Karat’s goal is to build out the financial infrastructure for creators, going as far as helping them launch merchandise, incorporate businesses, and set up payroll. Another company working on this problem is Oxygen, which also offers a personal bank account along with cashback, travel perks, and more.

Getting paid on time

Every creator has a story of a sponsor or brand that took far too long to pay. Many large companies pay late or take advantage of the fact that creators are not employees. This payment structure causes problems, as it makes creators’ income even more unstable and unreliable.

Fintech companies have stepped up and are solving this specific problem by advancing invoices at a small fee. Lumanu, a banking product for influencers, recently launched EarlyPay, a feature that allows creators to get paid in minutes, so they don’t have to wait 30 or 60 days. Other fintech companies such as Willa are solving this with their own automated collection system and a 2.9% fee for upfront payment. They’ve had tremendous success so far and currently hold a 150k strong waiting list.

These companies also include other essential services such as tax filing, expense tracking, and anything else that helps manage a small business. The goal is always to simplify the business and financial side of things as much as possible, so creators can spend more time creating and less time managing admin.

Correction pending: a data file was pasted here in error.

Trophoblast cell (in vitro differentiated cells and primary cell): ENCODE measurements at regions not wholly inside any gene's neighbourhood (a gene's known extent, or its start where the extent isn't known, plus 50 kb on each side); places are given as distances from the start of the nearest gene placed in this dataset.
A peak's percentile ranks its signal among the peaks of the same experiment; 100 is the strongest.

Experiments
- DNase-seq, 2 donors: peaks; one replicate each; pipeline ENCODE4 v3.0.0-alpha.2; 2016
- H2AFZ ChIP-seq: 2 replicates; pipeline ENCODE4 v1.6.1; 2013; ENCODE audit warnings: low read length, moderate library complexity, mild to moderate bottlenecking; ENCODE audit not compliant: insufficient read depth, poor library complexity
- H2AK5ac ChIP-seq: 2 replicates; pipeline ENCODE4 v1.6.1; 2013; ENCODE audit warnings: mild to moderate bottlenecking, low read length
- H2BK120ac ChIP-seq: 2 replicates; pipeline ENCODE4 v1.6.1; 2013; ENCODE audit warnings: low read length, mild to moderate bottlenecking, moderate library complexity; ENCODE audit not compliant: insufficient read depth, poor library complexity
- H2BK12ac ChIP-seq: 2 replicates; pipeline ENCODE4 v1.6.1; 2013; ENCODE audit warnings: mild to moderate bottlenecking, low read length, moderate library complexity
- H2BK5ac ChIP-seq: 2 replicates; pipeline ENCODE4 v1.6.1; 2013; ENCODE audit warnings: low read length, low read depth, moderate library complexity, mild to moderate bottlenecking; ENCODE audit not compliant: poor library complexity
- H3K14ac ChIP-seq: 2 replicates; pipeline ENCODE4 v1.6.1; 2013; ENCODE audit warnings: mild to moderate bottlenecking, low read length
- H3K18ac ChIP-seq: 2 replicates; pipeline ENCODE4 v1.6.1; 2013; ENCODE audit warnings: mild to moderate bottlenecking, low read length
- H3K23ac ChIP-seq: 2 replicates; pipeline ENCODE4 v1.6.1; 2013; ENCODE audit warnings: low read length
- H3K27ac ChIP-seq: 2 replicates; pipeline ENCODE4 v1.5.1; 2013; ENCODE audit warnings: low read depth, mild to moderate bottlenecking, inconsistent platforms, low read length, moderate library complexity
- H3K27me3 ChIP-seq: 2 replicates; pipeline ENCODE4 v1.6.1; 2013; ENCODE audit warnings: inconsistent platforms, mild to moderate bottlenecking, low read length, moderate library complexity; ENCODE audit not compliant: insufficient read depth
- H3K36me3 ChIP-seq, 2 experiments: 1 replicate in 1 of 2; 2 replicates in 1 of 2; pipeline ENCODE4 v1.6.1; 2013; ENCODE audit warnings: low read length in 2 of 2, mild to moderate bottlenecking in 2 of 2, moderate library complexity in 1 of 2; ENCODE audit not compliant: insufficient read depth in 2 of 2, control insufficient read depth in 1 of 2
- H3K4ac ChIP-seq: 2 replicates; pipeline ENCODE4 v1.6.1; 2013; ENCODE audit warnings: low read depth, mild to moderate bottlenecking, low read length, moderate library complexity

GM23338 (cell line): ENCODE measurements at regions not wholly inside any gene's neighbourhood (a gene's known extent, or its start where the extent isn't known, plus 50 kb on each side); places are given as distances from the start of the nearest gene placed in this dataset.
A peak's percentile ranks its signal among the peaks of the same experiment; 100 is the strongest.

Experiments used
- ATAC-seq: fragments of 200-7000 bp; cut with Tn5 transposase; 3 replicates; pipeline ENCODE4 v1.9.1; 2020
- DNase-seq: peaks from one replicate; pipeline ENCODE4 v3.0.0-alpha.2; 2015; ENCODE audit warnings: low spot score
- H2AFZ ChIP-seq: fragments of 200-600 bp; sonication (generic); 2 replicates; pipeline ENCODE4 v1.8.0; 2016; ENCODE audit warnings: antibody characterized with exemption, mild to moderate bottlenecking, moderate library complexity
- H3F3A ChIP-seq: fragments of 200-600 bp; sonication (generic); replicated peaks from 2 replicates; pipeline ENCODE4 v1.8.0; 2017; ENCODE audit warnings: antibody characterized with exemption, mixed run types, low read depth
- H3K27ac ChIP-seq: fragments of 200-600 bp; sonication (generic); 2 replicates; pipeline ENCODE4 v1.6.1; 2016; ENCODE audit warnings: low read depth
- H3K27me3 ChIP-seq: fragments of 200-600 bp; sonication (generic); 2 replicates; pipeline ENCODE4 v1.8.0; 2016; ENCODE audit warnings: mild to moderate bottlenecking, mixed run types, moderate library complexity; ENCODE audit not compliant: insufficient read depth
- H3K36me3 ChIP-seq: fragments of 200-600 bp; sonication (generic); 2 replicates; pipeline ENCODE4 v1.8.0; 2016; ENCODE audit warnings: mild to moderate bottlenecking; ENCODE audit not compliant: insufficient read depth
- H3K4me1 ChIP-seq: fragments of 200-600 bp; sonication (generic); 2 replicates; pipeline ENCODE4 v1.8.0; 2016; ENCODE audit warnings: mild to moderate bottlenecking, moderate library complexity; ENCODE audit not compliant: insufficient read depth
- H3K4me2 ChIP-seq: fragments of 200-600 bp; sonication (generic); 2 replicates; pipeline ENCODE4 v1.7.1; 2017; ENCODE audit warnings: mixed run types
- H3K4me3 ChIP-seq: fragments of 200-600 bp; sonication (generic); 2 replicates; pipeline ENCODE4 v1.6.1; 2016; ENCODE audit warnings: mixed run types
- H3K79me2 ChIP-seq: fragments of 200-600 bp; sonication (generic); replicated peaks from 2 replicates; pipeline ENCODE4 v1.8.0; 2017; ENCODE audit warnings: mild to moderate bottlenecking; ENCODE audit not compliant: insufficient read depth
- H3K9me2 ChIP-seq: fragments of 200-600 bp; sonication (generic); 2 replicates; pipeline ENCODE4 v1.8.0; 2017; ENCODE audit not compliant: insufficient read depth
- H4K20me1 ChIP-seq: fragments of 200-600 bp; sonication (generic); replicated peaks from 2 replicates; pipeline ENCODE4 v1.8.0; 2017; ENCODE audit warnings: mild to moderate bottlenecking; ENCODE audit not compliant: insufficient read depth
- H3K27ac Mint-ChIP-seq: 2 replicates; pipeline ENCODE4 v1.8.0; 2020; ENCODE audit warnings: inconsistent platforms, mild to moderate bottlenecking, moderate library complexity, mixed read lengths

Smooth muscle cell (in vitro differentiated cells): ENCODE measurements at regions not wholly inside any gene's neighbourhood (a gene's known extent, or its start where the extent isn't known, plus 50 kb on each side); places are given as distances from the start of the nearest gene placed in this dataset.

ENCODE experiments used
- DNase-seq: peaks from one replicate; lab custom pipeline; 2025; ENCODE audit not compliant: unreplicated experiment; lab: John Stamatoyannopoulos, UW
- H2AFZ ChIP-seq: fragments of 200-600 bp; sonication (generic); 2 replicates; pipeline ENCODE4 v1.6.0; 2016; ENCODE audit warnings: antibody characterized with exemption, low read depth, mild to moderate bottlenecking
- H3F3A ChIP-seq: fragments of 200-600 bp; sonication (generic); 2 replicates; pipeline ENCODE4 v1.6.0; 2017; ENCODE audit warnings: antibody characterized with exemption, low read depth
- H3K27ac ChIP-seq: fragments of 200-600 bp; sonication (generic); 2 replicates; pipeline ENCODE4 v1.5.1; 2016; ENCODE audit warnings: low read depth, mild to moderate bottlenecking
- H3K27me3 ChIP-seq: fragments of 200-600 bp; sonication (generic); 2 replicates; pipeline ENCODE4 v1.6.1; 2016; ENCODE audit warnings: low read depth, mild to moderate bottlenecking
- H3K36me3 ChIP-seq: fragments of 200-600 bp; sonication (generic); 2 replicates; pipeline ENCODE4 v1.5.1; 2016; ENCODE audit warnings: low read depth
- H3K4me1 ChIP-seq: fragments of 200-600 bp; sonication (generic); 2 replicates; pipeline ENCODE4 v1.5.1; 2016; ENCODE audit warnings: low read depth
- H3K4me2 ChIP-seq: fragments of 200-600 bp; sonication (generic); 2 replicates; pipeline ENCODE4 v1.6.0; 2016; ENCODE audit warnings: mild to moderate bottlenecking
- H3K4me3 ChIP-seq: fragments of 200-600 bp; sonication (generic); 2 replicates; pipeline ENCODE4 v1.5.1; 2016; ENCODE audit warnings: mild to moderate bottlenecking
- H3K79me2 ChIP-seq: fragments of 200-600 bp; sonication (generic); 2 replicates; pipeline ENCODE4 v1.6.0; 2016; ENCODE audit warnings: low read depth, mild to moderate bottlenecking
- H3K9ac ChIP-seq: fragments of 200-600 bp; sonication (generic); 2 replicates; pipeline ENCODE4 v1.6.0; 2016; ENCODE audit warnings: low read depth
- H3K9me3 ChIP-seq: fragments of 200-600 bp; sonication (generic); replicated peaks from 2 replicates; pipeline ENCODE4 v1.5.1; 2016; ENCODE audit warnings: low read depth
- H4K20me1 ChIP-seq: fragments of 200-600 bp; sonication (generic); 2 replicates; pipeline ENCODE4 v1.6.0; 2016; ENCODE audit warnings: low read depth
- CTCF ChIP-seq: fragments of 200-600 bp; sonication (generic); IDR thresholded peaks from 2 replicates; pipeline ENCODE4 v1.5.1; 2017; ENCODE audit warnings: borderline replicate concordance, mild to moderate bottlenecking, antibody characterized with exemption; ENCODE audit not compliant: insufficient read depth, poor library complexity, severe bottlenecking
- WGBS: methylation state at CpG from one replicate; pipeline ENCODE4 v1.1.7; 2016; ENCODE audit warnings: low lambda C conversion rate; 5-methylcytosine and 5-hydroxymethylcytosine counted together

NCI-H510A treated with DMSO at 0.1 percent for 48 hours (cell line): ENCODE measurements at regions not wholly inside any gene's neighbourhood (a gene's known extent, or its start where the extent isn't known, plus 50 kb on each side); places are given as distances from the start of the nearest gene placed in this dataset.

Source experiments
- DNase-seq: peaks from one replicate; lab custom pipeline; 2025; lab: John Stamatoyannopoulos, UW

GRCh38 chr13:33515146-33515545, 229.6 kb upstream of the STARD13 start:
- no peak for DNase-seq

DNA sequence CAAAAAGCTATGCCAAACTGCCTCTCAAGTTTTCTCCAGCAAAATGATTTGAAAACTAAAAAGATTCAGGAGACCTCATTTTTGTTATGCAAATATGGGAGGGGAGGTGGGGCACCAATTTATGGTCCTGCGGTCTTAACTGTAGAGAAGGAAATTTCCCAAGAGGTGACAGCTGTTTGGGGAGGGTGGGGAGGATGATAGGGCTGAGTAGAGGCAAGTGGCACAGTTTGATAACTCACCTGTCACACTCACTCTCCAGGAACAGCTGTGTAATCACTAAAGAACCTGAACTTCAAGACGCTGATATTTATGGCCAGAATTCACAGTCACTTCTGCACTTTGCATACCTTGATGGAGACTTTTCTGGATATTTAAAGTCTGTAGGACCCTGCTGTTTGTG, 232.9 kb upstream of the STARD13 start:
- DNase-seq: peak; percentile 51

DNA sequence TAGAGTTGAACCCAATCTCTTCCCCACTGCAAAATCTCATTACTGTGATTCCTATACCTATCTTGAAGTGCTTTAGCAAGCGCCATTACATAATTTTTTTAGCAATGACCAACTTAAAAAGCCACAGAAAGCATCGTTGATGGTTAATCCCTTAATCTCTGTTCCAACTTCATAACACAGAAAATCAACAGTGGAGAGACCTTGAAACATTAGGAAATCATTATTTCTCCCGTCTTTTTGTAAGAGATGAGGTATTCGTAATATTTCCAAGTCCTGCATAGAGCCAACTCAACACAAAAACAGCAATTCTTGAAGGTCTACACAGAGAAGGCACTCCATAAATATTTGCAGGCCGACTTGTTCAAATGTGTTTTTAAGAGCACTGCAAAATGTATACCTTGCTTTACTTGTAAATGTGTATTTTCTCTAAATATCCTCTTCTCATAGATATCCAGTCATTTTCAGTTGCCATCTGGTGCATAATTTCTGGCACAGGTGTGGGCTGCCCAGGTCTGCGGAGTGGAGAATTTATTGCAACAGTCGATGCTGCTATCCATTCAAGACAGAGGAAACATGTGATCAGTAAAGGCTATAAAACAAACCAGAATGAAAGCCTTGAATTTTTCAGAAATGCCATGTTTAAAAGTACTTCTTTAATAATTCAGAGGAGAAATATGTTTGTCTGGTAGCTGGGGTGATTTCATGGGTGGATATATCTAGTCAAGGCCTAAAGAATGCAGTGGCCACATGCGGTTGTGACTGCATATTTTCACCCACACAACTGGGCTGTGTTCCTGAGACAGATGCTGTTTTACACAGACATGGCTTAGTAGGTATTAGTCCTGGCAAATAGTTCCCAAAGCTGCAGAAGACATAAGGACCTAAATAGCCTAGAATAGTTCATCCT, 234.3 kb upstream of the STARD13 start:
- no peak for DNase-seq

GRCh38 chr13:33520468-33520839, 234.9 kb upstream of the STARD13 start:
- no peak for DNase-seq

How to onboard creators as SMBs

Fintech companies cater to the new wave of SMBs by looking further than bank statements, credit scores, and credit history. Instead, they put a larger onus on using more data sources and alternative data — like follower count, engagement stats, social media presence — to truly understand the businesses. The result? More influencers are given a chance to scale, create more content, and inspire others. By removing the admin and financial stress of being a creator, fintech companies can help anyone make a full-time living doing what they love and are talented at — something we can surely celebrate.

Want help adding alternative data sources into your onboarding processes?

Alloy connects with over 100 data sources to help you validate and onboard creators quickly and securely.

Click here to learn more